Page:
Timeline of the Trans-Atlantic Slave Trade

Rise of the Slave Trade

1441: Portuguese explorers take 12 slaves from Africa back to Portugal

1502: First African slaves arrive in the New World in the service of the conquistadors

1525: First slave voyage directly from Africa to the Americas

1560: Slave trading to Brazil becomes a regular occurrence, with anywhere from around 2,500-6,000 slaves transported each year.1

1637: Dutch traders begin transporting slaves regularly.

Until then, only Portuguese/Brazilian and Spanish traders were making regular voyages.

Sugar Years

1641: Colonial plantations in the Caribbean begin exporting sugar. British traders also begin transporting slaves regularly. 

1655: Britain takes Jamaica from Spain. Sugar exports from Jamaica will enrich British owners in the coming years.

1685 France issued the Code Noir, a law that decreed how slaves were to be treated in French colonies and restricted the freedoms and privileges of free people of African descent.

The Abolition Movement Grows

1783 British Society for Effecting the Abolition of the Slave Trade founded. They will become a major force for abolition.

1788 Société des Amis des Noirs (Society of the Friends of Blacks) established in Paris

1789 The French Revolution begins

  • 1791 a slave revolt, led by Toussaint Louverture begins in Saint-Domingue, France’s most lucrative colony
  • 1794 The revolutionary French National Convention abolishes slavery in French colonies, but it was reinstated under Napoleon in 1802-1803.
  • 1804 Saint-Domingue achieves independence from France and is renamed Haiti. It becomes the first republic in the New World to be governed by a majority black population

1803: Denmark-Norway’s abolition of the slave trade, passed in 1792, takes effect. The impact on the slave trade is minimal, though, as Danish traders accounted for just over 1.5% of the trade by that date.2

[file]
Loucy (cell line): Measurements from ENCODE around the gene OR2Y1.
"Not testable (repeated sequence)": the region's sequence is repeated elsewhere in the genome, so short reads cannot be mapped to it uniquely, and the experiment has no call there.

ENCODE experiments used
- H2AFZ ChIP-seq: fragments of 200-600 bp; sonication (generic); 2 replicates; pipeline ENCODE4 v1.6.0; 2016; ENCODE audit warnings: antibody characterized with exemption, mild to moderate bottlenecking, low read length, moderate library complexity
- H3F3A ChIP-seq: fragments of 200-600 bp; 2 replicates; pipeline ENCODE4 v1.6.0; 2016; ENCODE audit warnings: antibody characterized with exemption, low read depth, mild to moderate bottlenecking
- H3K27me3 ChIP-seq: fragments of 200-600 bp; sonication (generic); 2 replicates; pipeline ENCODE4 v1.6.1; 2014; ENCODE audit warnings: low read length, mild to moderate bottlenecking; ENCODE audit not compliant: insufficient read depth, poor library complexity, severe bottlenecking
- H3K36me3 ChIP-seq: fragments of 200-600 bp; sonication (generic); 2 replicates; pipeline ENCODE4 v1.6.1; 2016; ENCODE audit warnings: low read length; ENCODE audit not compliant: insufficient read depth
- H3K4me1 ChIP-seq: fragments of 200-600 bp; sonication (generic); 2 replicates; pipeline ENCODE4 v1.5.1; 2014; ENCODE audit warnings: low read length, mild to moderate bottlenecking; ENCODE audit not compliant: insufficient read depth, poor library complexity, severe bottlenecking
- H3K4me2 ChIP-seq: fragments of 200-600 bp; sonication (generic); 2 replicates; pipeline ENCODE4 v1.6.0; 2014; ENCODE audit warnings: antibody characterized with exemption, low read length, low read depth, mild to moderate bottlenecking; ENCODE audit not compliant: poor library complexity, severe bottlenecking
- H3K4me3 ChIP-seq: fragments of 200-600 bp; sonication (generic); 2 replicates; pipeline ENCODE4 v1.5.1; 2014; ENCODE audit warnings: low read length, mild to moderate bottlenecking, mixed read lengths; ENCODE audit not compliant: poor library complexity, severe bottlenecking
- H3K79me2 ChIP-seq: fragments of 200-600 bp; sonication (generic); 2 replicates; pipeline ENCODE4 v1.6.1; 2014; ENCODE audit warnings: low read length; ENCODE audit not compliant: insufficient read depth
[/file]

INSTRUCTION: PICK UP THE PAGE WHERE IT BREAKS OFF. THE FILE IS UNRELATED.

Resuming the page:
1808: U.S. and British abolition takes effect. Britain was a major participant in the slave trade, and there is an immediate impact on the trade. The British and Americans also begin trying to police the trade, arresting ships of any nationality that they find transporting slaves, but it is a hard trade to stop. Portuguese,Spanish, and French ships continue to trade legally according to the laws of their countries.

1811 Spain abolished slavery in its colonies, but Cuba opposed the policy and it was not enforced for many years. Spanish ships can also still legally participate in the slave trade.

1814 The Netherlands abolishes slave trading.

1817 France abolished slave trading, but the law did not go into effect until 1826. 

1819 Portugal agreed to abolish slave trading, but only north of the equator, which meant that Brazil, the largest importer of slaves, could continue to participate in the slave trade.

1820 Spain abolished the slave trade.

The Ending of the Slave Trade

1830 Anglo-Brazilian Anti-Slave trade treaty is signed. Britain pressured Brazil, the largest importer of slaves at that time to sign the bill. In anticipation of the law coming into force, the trade actually jumps between 1827-1830.

It declined in 1830, but Brazil's enforcement of the law was weak and the trade continues.

1833: Britain passes a law banning slavery in its colonies. Slaves are to be released over a period of years, with final emancipation not happening until 1840

1850 Brazil begins enforcing its anti-slave trade laws. The trans-Atlantic trade drops precipitously.

1867 Last trans-Atlantic slave voyage.

1888 Brazil abolishes slavery.

Sources:

1. "List of Voyages," database, Voyages: The Trans-Atlantic Slave Trade Database (accessed 30 September 2015).

2. "List of voyages," Voyages.